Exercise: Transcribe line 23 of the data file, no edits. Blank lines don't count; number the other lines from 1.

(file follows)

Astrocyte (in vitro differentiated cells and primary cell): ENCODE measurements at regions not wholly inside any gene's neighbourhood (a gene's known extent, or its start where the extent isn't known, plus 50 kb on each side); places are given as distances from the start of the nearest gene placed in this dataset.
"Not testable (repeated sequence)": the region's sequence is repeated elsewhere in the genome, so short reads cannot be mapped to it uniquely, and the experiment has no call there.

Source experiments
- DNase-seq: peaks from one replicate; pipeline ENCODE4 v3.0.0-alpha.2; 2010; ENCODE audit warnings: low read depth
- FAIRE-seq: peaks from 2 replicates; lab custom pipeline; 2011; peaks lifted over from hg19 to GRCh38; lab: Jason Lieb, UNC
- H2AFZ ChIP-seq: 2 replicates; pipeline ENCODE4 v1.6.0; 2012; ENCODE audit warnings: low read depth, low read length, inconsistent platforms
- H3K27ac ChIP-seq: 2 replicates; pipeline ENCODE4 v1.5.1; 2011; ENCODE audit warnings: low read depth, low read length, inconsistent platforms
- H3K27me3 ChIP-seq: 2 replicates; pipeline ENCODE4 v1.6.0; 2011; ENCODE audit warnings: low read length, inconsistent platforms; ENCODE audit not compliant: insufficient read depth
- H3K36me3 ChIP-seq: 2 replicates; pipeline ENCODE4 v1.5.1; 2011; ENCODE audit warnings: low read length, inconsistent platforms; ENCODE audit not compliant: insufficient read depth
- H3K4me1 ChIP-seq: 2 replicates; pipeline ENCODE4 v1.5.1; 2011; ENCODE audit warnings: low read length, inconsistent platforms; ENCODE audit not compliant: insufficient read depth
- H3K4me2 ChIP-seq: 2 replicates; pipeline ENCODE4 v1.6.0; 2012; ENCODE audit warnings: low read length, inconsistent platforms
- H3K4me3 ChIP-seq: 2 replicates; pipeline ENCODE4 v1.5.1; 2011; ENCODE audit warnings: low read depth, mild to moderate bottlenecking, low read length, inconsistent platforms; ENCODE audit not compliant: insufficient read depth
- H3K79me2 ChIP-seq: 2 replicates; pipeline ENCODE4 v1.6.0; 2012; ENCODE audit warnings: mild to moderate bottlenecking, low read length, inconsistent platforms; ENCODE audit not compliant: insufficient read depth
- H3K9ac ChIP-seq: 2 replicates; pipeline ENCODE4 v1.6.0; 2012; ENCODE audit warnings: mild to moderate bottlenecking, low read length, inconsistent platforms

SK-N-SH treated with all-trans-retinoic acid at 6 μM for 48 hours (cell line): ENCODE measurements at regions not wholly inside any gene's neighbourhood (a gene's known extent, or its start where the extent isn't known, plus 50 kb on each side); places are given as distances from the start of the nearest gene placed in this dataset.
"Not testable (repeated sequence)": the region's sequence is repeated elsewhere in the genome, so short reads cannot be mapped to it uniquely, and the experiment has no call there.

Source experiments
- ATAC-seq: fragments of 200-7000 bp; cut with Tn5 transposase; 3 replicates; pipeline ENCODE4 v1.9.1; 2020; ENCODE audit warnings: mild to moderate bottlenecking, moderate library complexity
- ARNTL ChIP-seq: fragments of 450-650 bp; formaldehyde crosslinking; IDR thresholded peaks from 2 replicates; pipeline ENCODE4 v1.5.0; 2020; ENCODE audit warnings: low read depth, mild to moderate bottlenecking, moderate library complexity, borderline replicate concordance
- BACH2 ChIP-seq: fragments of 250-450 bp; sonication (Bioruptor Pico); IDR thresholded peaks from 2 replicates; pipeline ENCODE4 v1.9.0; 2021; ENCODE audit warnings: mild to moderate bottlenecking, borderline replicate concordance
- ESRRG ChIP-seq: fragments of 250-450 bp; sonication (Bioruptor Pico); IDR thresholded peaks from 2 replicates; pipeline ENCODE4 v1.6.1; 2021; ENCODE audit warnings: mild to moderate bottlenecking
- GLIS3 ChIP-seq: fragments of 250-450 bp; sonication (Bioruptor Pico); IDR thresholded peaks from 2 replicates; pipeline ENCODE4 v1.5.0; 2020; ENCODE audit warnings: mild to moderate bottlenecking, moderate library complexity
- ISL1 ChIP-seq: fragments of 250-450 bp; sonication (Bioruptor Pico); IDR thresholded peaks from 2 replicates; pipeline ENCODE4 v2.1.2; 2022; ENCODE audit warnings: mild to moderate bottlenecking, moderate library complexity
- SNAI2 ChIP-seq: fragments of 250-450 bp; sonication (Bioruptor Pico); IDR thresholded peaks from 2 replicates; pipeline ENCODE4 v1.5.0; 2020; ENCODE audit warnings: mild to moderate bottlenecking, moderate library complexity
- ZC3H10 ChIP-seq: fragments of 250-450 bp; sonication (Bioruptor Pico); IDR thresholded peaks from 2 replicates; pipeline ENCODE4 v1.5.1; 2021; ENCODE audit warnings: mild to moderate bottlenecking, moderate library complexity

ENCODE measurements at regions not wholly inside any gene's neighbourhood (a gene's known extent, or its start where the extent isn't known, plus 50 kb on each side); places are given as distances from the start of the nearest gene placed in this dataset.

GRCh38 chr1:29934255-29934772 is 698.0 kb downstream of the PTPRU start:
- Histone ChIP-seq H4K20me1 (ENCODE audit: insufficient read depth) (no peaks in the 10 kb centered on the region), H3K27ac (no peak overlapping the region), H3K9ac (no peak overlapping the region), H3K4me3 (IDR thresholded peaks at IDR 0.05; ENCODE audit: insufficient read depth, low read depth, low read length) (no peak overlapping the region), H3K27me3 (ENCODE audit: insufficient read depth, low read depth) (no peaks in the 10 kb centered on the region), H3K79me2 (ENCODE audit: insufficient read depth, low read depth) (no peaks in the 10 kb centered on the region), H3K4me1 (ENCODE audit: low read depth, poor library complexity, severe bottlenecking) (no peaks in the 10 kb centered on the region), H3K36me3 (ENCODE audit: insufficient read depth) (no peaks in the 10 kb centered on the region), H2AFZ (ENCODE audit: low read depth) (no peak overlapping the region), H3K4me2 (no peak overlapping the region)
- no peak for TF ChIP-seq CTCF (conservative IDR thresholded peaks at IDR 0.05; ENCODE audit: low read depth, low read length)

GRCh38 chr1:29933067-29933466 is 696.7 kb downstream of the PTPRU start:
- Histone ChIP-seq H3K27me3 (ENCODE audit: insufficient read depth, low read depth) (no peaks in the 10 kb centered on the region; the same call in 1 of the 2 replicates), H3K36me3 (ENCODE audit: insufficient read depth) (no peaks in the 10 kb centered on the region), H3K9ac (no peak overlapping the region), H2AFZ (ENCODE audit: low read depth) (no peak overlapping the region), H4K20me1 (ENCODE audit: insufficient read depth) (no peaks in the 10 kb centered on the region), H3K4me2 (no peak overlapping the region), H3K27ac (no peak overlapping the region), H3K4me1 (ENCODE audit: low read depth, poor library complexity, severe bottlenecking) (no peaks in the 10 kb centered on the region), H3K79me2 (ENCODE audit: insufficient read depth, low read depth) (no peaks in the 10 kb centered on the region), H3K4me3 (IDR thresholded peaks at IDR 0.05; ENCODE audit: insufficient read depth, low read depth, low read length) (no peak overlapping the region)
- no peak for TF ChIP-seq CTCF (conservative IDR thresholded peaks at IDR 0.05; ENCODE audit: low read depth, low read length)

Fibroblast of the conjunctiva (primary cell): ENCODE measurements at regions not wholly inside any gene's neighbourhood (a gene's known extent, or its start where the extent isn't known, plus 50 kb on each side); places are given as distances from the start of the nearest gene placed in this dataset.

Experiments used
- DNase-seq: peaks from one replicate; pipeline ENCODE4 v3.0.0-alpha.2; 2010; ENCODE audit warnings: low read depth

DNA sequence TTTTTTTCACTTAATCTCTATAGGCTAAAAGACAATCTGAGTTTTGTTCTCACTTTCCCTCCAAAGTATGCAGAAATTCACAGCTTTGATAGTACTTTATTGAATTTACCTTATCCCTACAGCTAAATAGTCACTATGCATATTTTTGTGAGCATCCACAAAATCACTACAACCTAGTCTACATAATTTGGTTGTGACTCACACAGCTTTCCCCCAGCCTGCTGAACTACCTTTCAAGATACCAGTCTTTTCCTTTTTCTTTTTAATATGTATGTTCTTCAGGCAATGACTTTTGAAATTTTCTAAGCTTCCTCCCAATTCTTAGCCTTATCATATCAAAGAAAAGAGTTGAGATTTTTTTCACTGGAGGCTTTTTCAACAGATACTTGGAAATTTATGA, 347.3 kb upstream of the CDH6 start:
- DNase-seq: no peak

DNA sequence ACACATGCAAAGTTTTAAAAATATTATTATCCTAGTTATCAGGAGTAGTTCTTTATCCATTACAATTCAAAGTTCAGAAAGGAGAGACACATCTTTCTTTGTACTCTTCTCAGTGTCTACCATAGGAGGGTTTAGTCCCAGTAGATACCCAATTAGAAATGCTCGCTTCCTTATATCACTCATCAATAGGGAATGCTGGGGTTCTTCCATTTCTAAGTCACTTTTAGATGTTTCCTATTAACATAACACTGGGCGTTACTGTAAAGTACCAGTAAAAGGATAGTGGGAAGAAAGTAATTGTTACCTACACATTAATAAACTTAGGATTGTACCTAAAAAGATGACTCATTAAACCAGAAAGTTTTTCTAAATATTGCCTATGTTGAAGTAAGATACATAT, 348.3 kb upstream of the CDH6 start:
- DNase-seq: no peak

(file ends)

- ISL1 ChIP-seq: fragments of 250-450 bp; sonication (Bioruptor Pico); IDR thresholded peaks from 2 replicates; pipeline ENCODE4 v2.1.2; 2022; ENCODE audit warnings: mild to moderate bottlenecking, moderate library complexity